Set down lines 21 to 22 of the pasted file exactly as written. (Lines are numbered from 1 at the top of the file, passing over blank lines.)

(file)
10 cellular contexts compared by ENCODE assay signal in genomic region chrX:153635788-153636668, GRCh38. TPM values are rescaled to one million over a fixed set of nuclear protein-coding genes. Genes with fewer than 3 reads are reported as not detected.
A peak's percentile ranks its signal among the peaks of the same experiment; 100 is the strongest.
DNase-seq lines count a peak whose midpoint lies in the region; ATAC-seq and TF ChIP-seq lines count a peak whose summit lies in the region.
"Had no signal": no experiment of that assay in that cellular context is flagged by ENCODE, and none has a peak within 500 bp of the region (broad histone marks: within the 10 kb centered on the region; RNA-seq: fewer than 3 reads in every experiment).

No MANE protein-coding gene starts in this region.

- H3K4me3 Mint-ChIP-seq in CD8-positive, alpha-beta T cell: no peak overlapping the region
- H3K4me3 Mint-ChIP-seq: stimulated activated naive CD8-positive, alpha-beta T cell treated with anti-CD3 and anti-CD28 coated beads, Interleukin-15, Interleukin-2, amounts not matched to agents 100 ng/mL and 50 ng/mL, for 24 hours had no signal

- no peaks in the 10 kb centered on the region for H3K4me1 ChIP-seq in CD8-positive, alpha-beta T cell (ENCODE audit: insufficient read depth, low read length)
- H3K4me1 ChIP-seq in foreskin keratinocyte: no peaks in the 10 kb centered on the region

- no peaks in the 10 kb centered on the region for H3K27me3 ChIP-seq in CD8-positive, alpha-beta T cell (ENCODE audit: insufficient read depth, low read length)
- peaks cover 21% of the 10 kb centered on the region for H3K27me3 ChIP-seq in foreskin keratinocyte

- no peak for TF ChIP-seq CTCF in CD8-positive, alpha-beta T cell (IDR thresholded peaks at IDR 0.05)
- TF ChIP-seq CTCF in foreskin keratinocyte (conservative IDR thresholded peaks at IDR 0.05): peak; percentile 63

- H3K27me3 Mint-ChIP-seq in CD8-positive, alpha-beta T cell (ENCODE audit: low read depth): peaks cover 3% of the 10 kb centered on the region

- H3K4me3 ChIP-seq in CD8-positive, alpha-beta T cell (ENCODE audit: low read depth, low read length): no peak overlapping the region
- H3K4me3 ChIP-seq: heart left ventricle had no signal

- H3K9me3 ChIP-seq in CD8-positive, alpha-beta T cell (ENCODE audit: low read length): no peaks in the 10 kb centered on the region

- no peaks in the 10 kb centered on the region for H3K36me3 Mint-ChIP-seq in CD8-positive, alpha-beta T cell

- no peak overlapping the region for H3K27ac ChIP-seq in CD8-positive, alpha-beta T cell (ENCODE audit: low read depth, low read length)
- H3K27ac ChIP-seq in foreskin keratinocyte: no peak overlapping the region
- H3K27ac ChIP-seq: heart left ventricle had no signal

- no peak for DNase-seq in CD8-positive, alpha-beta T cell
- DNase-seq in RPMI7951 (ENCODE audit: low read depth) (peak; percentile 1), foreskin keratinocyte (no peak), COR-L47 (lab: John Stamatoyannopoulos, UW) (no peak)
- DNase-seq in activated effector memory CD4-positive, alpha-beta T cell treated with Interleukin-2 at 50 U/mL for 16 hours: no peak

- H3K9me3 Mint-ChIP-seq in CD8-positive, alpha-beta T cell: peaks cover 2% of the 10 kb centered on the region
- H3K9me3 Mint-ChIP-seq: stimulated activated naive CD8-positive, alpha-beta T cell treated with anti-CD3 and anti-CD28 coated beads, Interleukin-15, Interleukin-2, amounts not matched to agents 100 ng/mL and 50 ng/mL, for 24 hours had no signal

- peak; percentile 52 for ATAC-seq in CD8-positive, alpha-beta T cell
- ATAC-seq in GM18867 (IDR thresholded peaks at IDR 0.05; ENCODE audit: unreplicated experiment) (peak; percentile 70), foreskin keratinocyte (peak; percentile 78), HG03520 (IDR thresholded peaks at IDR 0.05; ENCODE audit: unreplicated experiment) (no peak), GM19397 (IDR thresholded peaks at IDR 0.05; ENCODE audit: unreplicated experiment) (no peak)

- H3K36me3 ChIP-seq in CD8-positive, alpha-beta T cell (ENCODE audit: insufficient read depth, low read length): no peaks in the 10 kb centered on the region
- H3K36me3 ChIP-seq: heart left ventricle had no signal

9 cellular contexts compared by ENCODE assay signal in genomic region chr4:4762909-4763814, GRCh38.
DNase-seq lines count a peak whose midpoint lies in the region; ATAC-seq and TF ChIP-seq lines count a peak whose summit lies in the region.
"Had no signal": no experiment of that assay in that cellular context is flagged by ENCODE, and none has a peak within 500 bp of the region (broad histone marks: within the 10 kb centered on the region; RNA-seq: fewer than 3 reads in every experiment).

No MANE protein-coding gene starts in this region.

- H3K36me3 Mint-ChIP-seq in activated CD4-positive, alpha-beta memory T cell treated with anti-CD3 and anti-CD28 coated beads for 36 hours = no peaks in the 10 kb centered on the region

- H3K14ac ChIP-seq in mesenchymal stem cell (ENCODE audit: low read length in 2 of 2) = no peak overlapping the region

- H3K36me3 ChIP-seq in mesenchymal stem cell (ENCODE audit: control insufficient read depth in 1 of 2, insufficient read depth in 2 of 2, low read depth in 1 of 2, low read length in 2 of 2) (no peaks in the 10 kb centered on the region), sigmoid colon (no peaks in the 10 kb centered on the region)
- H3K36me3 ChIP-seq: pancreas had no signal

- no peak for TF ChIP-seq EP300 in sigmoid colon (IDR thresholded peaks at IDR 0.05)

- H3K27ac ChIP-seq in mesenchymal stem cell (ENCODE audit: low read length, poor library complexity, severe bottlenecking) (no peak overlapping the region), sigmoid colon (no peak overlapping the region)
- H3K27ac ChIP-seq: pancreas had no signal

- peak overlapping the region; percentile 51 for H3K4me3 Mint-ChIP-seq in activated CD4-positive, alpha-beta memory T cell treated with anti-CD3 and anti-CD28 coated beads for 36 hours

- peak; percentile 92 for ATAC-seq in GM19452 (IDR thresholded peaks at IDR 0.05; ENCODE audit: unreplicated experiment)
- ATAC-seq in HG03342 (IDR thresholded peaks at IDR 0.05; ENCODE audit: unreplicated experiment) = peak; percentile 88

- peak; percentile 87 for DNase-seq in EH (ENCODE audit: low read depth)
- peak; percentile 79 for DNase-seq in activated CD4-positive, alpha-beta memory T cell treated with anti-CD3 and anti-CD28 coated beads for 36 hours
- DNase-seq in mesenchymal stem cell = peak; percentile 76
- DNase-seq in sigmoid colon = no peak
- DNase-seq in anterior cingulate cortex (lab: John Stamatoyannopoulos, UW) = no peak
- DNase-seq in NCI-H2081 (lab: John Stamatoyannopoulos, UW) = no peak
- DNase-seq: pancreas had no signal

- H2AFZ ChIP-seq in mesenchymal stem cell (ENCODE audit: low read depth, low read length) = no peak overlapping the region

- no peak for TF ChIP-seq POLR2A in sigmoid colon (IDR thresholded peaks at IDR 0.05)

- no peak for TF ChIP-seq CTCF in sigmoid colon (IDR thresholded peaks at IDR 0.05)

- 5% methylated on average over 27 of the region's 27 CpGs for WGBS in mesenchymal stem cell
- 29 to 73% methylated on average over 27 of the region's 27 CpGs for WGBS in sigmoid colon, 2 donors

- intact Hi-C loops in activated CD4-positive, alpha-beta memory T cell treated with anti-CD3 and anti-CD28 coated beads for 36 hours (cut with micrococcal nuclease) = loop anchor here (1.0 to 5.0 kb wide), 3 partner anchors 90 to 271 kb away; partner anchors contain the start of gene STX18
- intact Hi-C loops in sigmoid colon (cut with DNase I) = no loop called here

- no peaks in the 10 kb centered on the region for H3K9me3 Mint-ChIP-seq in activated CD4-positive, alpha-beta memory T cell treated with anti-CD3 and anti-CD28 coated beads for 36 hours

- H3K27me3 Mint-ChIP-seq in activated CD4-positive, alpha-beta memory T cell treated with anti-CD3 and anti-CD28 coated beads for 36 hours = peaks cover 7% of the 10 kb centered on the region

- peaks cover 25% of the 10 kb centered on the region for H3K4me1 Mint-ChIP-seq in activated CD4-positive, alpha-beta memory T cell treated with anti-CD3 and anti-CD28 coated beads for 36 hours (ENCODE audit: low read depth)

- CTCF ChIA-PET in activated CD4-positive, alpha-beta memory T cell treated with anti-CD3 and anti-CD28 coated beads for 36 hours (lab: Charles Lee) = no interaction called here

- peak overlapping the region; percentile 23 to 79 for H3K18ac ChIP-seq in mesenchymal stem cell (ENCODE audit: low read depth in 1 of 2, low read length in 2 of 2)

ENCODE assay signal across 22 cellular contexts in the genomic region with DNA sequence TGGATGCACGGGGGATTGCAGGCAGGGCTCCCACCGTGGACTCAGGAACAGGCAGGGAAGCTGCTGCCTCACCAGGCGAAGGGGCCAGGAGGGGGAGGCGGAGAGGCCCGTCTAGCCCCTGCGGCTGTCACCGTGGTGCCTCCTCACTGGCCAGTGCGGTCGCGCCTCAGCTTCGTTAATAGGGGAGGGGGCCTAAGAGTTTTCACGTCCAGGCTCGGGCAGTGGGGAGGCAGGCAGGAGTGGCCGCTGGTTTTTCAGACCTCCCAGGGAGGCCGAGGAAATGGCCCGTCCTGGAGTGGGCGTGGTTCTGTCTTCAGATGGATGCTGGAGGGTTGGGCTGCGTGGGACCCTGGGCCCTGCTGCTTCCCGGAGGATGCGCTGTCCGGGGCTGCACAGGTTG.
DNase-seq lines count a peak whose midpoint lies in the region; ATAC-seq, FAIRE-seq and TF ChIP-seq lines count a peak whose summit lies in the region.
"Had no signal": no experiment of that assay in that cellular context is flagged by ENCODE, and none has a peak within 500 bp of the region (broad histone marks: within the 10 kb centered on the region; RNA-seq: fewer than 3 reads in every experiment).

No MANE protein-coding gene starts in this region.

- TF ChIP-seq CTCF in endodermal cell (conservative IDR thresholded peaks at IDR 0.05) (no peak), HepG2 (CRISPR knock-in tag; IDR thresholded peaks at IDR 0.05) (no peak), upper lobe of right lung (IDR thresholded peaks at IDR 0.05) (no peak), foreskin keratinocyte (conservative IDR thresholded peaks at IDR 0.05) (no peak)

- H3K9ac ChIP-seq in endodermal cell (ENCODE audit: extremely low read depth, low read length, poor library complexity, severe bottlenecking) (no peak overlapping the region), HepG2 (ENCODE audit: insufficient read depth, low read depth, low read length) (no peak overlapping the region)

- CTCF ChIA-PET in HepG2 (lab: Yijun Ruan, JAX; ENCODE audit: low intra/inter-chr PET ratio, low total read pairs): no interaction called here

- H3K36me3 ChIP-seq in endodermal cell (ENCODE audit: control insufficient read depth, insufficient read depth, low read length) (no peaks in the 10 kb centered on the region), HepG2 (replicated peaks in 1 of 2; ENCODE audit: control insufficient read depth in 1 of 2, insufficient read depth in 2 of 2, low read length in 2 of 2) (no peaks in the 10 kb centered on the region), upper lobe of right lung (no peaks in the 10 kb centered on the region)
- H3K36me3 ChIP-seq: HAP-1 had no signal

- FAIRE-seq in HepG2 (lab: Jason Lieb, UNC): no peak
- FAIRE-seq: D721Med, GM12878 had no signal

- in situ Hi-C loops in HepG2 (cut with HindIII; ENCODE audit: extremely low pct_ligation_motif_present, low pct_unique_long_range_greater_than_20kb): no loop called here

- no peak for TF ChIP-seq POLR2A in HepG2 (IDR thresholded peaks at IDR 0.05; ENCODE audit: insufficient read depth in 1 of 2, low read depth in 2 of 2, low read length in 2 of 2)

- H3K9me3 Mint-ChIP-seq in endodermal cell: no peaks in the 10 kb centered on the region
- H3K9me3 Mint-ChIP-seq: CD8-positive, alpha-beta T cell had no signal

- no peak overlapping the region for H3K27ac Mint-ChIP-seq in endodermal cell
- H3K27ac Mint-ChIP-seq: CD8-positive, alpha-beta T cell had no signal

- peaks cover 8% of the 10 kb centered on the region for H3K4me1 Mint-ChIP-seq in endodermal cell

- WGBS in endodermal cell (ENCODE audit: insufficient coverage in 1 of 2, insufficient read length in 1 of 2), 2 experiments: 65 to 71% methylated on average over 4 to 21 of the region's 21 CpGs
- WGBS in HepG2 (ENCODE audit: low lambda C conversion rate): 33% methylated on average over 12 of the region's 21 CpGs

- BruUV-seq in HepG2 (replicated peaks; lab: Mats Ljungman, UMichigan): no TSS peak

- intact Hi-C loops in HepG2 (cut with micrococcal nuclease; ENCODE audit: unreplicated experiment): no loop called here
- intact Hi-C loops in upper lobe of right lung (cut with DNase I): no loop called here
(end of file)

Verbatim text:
- H3K27ac ChIP-seq: heart left ventricle had no signal

- no peak for DNase-seq in CD8-positive, alpha-beta T cell